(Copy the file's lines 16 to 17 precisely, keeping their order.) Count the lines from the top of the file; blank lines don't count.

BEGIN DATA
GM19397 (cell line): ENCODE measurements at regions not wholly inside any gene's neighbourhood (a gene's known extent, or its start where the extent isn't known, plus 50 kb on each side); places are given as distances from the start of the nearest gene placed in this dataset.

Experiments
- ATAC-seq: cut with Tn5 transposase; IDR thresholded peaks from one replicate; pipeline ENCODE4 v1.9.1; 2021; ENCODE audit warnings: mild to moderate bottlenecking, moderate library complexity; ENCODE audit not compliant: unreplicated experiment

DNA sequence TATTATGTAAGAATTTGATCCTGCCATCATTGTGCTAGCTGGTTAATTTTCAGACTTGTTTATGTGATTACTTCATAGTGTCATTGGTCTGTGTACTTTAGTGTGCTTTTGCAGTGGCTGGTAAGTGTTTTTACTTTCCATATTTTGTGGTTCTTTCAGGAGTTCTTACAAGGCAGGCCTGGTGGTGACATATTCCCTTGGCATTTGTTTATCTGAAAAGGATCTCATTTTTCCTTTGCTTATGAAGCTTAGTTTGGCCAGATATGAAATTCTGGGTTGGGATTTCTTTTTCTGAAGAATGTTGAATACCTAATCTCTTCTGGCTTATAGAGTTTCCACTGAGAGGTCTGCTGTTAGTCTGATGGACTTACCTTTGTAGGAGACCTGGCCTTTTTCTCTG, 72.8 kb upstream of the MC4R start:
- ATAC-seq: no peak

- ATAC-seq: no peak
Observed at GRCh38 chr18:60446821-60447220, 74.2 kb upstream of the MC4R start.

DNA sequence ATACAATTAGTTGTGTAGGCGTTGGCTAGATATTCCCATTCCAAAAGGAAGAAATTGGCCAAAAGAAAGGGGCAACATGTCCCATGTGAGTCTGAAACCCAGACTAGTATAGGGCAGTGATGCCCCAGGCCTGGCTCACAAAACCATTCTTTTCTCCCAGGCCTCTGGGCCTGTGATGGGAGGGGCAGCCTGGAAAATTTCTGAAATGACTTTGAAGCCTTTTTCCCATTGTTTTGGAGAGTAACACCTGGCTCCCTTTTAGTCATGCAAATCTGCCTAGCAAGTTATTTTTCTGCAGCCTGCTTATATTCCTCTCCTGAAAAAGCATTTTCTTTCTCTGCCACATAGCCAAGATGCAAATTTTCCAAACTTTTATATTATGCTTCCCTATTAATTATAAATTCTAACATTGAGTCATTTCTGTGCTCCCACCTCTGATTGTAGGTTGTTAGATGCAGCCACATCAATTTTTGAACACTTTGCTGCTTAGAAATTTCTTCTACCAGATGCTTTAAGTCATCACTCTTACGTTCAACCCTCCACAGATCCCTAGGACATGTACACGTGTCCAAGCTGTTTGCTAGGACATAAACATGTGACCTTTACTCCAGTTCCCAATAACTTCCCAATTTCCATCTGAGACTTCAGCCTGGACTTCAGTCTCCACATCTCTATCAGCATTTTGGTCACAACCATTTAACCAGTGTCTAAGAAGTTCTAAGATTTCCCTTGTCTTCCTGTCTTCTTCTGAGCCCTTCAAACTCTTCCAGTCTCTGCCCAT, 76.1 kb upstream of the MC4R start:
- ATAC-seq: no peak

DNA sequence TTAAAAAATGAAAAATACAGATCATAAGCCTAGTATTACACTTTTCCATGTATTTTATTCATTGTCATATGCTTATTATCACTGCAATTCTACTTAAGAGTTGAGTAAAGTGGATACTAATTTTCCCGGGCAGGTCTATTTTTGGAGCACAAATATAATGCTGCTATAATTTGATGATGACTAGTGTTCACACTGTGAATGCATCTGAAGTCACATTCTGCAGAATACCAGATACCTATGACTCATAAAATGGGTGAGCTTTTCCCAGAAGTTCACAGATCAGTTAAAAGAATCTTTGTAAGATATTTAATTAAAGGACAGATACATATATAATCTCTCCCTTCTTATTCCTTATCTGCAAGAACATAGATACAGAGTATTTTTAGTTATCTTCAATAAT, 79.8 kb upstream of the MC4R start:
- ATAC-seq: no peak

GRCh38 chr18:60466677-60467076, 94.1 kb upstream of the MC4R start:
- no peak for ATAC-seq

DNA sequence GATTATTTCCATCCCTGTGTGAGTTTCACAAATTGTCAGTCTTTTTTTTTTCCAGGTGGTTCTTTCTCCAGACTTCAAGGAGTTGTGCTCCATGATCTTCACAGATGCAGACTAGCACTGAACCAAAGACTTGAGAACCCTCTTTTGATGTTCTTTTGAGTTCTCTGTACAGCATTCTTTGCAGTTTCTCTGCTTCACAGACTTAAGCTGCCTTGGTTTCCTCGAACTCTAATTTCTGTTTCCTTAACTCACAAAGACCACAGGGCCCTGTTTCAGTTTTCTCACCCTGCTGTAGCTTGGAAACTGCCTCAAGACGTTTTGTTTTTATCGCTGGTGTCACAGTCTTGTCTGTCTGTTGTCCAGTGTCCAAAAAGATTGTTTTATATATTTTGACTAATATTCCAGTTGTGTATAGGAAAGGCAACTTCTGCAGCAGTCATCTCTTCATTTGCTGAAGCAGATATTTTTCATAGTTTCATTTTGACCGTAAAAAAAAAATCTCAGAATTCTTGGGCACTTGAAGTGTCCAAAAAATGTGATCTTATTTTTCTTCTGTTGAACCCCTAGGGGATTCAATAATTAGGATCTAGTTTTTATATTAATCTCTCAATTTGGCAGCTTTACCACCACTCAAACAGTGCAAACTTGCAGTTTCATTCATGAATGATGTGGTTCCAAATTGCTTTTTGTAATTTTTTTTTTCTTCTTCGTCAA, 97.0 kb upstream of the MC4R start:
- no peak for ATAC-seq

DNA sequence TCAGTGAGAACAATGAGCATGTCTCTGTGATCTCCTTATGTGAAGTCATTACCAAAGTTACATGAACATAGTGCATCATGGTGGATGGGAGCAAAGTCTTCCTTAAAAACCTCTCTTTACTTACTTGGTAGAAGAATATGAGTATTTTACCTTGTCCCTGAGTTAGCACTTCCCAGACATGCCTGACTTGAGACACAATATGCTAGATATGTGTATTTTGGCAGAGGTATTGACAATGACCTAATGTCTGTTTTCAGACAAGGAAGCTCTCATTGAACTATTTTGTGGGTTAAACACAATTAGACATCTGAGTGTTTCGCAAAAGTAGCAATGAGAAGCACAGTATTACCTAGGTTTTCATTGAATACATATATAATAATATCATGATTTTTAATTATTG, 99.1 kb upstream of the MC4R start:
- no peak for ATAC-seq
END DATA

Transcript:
DNA sequence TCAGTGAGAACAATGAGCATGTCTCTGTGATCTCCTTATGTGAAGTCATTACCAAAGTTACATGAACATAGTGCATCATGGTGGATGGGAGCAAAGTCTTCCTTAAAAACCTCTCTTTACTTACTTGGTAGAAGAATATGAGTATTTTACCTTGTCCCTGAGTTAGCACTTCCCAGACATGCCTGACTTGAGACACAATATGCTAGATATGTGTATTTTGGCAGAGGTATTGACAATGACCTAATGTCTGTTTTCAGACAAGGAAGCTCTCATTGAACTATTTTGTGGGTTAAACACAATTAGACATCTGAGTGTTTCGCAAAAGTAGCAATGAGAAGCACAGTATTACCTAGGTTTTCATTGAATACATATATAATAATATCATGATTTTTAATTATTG, 99.1 kb upstream of the MC4R start:
- no peak for ATAC-seq